When Trump was a candidate, Black people warned America about who he really is — a lying, racist, xenophobic sexist. Trump has more than proven those attributes to be true, and then some, to the point that news outlets have been forced to revise their stylebooks and amend their definitions of what constitutes racism.
When Trump chose Giuliani to be his personal lawyer, Black folks offered similar cautions.
Both warnings obviously fell on deaf ears, but it appears America now has a hearing aid.
With Giuliani, it can’t be ignored how loudly Black folks also sounded the alarm about him dating back to the early 1990s. Guiliani’s track record with Black and brown folks has been well documented, beginning in 1992 when he incited a race riot in New York City.
At the time, New York City had its first — and only — Black mayor in David N. Dinkins. Giuliani used that fact to fuel the racist fire he was starting. That was just one of many unfortunate parallels between Giuliani and Trump, the latter of whom also has a long documented history of racism and discrimination against Black and brown people and used race — specifically that of his predecessor, Barack Obama, the nation’s first and only Black president — to fuel his candidacy.
Noticing a theme here?
Race riot and drastic cuts to social services notwithstanding, Giuliani’s time in New York’s City Hall also ushered in the now-unconstitutional Broken Windows policing practice of Stop And Frisk that has had immeasurable damage on Black and brown communities as part of a larger racist legacy the former mayor left behind that has still thrived. Giuliani has also gone on to utter such gems as saying that Black Lives Matter is “inherently racist,” insisting that Black people are their own worst enemies and blaming Black fathers for racist police violence.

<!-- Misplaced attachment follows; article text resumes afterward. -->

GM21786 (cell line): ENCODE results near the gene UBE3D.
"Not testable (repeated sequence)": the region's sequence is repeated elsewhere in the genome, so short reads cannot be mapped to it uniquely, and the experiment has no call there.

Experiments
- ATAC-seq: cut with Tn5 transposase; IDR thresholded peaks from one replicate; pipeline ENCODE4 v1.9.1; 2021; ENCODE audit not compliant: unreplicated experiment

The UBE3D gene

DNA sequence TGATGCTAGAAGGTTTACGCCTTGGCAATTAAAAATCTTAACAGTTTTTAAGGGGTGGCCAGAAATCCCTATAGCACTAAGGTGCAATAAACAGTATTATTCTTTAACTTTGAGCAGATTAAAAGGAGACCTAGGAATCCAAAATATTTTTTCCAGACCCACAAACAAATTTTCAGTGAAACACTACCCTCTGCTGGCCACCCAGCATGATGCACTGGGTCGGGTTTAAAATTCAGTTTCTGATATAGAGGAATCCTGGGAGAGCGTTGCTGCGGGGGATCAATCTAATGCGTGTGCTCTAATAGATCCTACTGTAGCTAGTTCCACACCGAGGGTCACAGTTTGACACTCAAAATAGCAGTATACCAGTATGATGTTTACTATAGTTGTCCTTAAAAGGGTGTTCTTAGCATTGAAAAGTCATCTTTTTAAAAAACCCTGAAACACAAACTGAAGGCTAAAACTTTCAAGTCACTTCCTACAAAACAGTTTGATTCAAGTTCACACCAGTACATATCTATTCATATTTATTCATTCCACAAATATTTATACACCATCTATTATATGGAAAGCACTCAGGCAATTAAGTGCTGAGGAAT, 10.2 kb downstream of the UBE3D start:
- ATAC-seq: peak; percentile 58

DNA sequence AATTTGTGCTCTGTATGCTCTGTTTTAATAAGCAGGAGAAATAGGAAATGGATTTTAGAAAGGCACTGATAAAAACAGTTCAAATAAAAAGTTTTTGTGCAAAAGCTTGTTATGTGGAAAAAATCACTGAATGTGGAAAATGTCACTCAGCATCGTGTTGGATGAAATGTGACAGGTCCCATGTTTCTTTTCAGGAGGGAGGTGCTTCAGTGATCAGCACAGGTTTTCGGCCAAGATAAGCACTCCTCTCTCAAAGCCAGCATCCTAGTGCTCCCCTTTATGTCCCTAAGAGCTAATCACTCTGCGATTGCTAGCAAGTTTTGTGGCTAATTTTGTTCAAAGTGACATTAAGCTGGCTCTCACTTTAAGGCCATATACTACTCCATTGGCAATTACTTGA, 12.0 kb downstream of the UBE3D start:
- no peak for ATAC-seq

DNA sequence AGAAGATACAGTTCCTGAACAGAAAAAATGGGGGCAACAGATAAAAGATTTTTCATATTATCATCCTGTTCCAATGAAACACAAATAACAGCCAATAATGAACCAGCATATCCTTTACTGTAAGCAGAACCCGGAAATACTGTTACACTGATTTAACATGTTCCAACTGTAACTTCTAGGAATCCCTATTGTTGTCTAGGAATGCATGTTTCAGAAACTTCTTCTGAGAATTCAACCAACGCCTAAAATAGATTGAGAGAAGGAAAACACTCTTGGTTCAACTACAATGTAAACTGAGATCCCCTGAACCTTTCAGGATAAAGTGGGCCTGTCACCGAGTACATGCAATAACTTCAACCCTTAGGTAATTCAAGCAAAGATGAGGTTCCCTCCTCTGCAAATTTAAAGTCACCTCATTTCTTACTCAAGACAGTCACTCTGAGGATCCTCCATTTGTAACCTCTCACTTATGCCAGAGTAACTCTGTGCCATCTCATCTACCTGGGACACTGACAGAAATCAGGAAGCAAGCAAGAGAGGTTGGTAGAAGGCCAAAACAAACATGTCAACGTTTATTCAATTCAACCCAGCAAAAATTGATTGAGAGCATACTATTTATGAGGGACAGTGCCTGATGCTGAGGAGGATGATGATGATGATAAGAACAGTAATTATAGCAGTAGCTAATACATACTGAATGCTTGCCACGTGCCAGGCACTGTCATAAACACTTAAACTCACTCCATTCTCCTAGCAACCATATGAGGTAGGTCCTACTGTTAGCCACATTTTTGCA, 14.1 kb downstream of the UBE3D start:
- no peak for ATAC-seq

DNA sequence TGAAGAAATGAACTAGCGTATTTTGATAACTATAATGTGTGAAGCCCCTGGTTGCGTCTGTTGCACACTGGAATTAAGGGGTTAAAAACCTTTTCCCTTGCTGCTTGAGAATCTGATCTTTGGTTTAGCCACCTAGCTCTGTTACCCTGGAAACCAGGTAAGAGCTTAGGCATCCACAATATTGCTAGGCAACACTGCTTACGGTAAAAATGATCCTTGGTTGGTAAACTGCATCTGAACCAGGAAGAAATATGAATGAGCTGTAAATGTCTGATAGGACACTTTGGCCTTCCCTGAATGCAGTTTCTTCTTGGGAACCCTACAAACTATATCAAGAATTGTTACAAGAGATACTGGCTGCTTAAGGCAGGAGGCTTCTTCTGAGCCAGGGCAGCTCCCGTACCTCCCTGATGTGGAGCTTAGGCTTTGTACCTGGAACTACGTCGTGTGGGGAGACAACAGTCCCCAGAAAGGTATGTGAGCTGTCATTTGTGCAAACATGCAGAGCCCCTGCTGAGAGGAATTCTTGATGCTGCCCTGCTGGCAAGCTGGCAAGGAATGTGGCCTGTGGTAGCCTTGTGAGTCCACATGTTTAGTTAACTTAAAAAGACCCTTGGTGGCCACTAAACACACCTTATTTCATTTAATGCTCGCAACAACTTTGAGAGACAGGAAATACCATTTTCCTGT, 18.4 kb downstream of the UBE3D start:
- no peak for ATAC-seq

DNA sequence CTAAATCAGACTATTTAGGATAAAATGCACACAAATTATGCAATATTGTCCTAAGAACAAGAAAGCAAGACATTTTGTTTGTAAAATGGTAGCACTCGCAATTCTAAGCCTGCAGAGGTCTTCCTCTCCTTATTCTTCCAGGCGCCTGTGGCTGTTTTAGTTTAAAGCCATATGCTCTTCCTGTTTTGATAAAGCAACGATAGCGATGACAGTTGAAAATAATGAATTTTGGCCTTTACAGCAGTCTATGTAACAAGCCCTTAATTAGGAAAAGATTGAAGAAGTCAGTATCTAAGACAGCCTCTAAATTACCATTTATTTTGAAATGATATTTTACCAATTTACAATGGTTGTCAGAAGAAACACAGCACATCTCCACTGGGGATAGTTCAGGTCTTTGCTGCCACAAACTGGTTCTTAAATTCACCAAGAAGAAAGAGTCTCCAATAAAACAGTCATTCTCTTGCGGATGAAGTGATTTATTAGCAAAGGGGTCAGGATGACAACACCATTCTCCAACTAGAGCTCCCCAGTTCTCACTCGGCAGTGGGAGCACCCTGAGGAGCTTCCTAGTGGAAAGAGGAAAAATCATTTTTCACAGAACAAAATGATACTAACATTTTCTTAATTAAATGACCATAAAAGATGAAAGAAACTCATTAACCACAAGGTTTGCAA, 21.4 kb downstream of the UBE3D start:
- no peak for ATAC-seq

“There’s too much violence in the black community,” Giuliani said on CBS’ “Face The Nation” in 2016. “A black will die 1% or less at the hands of the police and 99% of the hands of a civilian, most often another black.”
Fast forward a couple of decades later and Giuliani and Trump are the main characters starring in an international blockbuster of a political scandal that has vast implications for the country moving forward.
Of course, Giuliani and Trump are not isolated cases of who Black folks have warned America about. The plight of Black people in America has been increasingly amplified louder while still many times falling on deaf ears belonging to the powers that be. That can lead to delayed reactions to injustices — reparations, anyone? — instead of having proactive political and social approaches.
Chances are that Trump will ultimately leave the White House and make way for Joe Biden, who won the presidential election fair and square. But not before Giuliani, Trump and the rest of his cronies trumpet their lies about election fraud that, moving forward, could have damaging consequences for elections both domestically and internationally.
In the meantime, the often-ignored Black voices of reason that warned of Trump and Giuliani have seemingly been vindicated. But at what expense?
This is America.